Itea – Trizonia – Patras – An ancient city (Delphi), sunken boat, giant bridge and broken things!

There really was only one purpose for visiting Itea, and that was to go to the ancient city of Delphi. Other than that, Itea has nothing really going for it, although has much potential. The very large marina is unfinished, and all power has been disconnected. Despite Rod Heikle (the Med sailing guru) telling us there would be water supply, there wasn’t. Not even a tap to fill our jerry can.

 

A few nice restaurants lined the waterfront with a nice outlook over the bay and the islands. That was about it. The rest of the town had many abandoned shops and was spoiled with graffiti.

 

So we spent the evening on the boat and went to bed early, as we had to get up in time to catch the 7:15am bus to Delphi with Ron and Kathleen. Getting up early meant we were the first to arrive, and could visit the ancient ruins without a crowd. It was absolutely amazing.

Delphi Delphi Delphi Delphi Delphi

Group shot with Ron and Kath - so you guys know who we are talking about.

Group shot with Ron and Kath – so you guys know who we are talking about.

Delphi Delphi Delphi Delphi Delphi

What a view from the 5000 seat theatre

What a view from the 5000 seat theatre

Sporting track

Sporting track

The view to Itea

The view to Itea

We managed to get Ron to run, and catch the 10am bus back to Itea, saving us a 3 hour wait and allowing us to sail out of the miserable town. And when I say sail, I mean motor. Again, the head wind curse got the best of us. That, and sometimes just having no wind at all.

 

Our next stop was on a small island just off the mainland called Nisis Trizonia. This is the marina where the Swiss people I spoke about in our last post told us we would fit in. There certainly were a lot of abandoned boats there, including a sunken Ketch. Such a shame.

 

The sunken Ketch in the middle of the harbour

The sunken Ketch in the middle of the harbour

The bay where the tavernas were located was beautiful.

Trizonia Trizonia Trizonia harbour

The sunken Ketch from a different angle

The sunken Ketch from a different angle

Trizonia

This is also where we met Gary and Julie, who are in the 5th season here in the Mediterranean. They gave us some hot tips, including where we can find good cheap wine in Lefkas. Luckily, we are picking up Bek and Adam there on Monday!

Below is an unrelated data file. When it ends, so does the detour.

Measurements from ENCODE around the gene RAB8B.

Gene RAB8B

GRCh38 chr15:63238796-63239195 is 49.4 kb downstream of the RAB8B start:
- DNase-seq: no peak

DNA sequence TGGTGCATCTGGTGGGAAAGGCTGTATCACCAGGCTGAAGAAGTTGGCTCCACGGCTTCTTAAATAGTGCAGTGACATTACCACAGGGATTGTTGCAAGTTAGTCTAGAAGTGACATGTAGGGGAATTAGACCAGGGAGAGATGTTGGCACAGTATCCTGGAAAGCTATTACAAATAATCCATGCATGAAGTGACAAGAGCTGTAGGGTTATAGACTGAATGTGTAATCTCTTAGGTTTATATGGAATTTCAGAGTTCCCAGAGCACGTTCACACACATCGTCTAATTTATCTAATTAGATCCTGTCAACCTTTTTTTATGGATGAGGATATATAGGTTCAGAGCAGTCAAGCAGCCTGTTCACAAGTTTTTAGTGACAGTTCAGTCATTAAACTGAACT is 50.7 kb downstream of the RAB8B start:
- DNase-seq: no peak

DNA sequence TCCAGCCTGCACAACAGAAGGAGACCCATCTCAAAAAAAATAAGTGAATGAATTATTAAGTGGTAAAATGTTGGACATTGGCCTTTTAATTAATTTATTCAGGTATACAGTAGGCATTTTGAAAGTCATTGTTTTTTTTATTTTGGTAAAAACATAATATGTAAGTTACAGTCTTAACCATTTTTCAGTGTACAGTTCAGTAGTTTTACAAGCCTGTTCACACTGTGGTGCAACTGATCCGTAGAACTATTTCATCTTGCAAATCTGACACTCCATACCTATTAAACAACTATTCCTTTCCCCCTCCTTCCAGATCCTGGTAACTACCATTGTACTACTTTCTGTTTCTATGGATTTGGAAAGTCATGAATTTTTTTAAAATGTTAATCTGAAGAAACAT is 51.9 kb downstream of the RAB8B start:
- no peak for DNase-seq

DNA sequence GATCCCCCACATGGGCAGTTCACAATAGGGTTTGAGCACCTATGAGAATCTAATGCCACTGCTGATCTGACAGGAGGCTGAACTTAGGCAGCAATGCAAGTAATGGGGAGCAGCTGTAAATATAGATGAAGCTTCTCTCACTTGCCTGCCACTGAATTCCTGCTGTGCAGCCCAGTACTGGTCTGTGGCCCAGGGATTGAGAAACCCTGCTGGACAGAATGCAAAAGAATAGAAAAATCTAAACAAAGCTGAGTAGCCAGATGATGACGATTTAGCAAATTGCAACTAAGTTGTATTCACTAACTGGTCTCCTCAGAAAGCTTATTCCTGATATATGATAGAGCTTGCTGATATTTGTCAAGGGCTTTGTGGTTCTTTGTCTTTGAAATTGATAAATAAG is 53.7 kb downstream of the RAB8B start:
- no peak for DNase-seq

The Harbour in Trizonia was so well protected, that when we motored out the next day we had no idea we were going to have an amazing sail to the West. Ron and Kathleen set off first towards Navpaktos. We all really wanted to go there because it is a medieval harbour surrounded by a fort. We had an inclination there would be no room for either of us, as the harbor is very small (Ron and Kathleen confirmed this later).

 

The winds started out perfect. Although, we could see the edge of some stronger winds coming, so we decided to set the main sail to the third reef and the jib still half furled. It was good that we did that, because the winds reached 25 knots, with some stronger gusts (not that I really trust our wind indicator as being accurate). We had a great cruising speed, going 10 knots at times, but an average of 8 or 9.  It felt amazing to finally not have the sound of the motor rattling our brains.

 

At one point I made a comment to Ryan about how fast we would be going had we not seen the wind front and set the sails in full. He then replied that we would certainly have broken something if we had, and we were sailing well as it was. I agreed, and at that moment we noticed that the autopilot was not working properly. Talk about jinxing ourselves. The belt on it was not grabbing in one direction and could not turn the wheel. Oh bummer!

 

Manual steering it was, as we puzzled over what to do about it. We quickly sent a text to Ron and Kathleen to advise them that we were going to go straight to Patras, which is the third largest city in Greece. We were sure we would be able to get a new belt, or something to fix the autopilot there.

This meant passing straight under the Rion-Andirrion suspension bridge, the longest cable-stayed bridge in the world spanning at 2,252m long. As we approached the bridge the winds seemed to get stronger and stronger. We both became quite nervous, as there was a current running against us and there appeared to be less chop on the other side.